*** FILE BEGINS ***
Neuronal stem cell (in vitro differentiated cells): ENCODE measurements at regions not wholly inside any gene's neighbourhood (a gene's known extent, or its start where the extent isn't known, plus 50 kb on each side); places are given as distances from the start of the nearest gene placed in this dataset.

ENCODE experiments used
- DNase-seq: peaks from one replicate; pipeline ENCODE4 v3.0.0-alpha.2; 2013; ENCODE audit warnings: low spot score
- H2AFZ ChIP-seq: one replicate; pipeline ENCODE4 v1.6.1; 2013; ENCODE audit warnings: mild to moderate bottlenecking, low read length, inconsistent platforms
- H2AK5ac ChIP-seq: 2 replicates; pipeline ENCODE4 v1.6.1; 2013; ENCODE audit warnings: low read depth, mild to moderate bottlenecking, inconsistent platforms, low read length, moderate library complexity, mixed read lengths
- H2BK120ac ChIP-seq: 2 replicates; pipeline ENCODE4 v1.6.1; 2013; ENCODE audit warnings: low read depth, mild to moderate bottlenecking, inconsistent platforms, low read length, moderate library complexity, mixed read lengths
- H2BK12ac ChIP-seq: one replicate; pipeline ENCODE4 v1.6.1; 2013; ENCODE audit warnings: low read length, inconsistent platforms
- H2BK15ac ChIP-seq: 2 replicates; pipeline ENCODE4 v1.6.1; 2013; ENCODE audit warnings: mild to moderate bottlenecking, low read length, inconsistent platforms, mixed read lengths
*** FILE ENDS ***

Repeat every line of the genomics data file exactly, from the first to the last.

Neuronal stem cell (in vitro differentiated cells): ENCODE measurements at regions not wholly inside any gene's neighbourhood (a gene's known extent, or its start where the extent isn't known, plus 50 kb on each side); places are given as distances from the start of the nearest gene placed in this dataset.

ENCODE experiments used
- DNase-seq: peaks from one replicate; pipeline ENCODE4 v3.0.0-alpha.2; 2013; ENCODE audit warnings: low spot score
- H2AFZ ChIP-seq: one replicate; pipeline ENCODE4 v1.6.1; 2013; ENCODE audit warnings: mild to moderate bottlenecking, low read length, inconsistent platforms
- H2AK5ac ChIP-seq: 2 replicates; pipeline ENCODE4 v1.6.1; 2013; ENCODE audit warnings: low read depth, mild to moderate bottlenecking, inconsistent platforms, low read length, moderate library complexity, mixed read lengths
- H2BK120ac ChIP-seq: 2 replicates; pipeline ENCODE4 v1.6.1; 2013; ENCODE audit warnings: low read depth, mild to moderate bottlenecking, inconsistent platforms, low read length, moderate library complexity, mixed read lengths
- H2BK12ac ChIP-seq: one replicate; pipeline ENCODE4 v1.6.1; 2013; ENCODE audit warnings: low read length, inconsistent platforms
- H2BK15ac ChIP-seq: 2 replicates; pipeline ENCODE4 v1.6.1; 2013; ENCODE audit warnings: mild to moderate bottlenecking, low read length, inconsistent platforms, mixed read lengths